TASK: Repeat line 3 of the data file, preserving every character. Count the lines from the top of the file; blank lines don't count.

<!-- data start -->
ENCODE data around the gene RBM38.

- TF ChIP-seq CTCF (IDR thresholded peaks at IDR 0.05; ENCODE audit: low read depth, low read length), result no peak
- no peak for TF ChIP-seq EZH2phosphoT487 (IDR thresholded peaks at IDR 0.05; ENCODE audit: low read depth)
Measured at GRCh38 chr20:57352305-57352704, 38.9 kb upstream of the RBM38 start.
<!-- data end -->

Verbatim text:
- no peak for TF ChIP-seq EZH2phosphoT487 (IDR thresholded peaks at IDR 0.05; ENCODE audit: low read depth)